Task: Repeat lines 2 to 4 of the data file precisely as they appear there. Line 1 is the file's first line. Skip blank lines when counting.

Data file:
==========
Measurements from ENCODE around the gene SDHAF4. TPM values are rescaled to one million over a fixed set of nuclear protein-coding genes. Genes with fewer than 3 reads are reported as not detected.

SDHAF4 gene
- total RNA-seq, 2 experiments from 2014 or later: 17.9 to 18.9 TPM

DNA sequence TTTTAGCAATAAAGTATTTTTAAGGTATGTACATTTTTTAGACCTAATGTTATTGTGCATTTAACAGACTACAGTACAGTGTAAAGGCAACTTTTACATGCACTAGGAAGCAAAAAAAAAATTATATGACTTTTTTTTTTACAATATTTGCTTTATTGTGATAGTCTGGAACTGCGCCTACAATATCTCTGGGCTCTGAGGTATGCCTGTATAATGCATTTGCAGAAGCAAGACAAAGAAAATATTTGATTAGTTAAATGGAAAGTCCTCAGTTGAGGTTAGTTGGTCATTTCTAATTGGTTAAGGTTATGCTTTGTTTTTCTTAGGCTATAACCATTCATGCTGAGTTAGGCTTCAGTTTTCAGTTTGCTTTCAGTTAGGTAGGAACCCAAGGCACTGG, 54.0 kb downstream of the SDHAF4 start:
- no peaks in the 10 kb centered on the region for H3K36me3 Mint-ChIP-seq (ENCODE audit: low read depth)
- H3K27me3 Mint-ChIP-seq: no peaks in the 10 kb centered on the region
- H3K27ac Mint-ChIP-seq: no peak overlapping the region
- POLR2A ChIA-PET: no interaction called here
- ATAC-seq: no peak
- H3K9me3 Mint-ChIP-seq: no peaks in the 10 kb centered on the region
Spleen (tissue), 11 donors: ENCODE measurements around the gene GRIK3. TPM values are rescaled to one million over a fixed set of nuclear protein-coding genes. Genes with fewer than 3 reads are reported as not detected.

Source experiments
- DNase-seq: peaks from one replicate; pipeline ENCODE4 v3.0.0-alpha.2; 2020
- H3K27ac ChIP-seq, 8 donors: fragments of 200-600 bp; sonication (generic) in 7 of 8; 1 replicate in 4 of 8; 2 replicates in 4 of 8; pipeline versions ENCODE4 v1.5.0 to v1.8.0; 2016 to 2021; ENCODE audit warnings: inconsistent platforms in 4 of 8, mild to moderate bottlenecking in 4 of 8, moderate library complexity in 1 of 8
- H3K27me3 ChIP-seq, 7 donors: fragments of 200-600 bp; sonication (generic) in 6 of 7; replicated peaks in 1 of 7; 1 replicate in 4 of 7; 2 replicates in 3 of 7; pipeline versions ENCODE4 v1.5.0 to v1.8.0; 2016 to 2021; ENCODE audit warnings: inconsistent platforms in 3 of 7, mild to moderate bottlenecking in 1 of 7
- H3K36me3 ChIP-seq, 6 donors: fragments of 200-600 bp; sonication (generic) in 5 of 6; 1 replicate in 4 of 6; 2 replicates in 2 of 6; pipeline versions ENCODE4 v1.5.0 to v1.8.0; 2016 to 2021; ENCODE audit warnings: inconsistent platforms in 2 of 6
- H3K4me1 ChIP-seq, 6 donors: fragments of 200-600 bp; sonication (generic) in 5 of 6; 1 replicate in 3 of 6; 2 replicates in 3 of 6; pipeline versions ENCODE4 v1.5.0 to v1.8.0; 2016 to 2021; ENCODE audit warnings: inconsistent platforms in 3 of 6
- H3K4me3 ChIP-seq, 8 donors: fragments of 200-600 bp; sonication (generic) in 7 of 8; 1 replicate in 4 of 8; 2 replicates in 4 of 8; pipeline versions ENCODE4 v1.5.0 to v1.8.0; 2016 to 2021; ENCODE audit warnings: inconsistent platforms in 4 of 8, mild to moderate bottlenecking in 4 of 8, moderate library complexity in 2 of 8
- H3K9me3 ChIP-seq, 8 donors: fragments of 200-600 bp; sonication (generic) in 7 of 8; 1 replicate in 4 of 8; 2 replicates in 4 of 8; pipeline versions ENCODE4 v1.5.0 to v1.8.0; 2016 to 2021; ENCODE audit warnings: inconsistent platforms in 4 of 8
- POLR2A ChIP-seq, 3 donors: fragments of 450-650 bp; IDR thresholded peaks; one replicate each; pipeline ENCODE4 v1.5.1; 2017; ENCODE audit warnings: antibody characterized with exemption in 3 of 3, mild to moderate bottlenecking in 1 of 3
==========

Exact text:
SDHAF4 gene
- total RNA-seq, 2 experiments from 2014 or later: 17.9 to 18.9 TPM

DNA sequence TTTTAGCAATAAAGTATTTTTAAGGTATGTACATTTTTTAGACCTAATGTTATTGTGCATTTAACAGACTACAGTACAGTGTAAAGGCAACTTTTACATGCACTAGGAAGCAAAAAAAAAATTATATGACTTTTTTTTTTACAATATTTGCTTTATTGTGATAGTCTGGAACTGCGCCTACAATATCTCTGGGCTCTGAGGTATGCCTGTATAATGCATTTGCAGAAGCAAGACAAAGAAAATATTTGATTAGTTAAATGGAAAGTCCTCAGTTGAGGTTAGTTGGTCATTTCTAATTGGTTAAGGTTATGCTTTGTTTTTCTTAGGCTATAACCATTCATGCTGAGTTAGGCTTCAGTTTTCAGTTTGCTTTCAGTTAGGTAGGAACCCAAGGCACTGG, 54.0 kb downstream of the SDHAF4 start: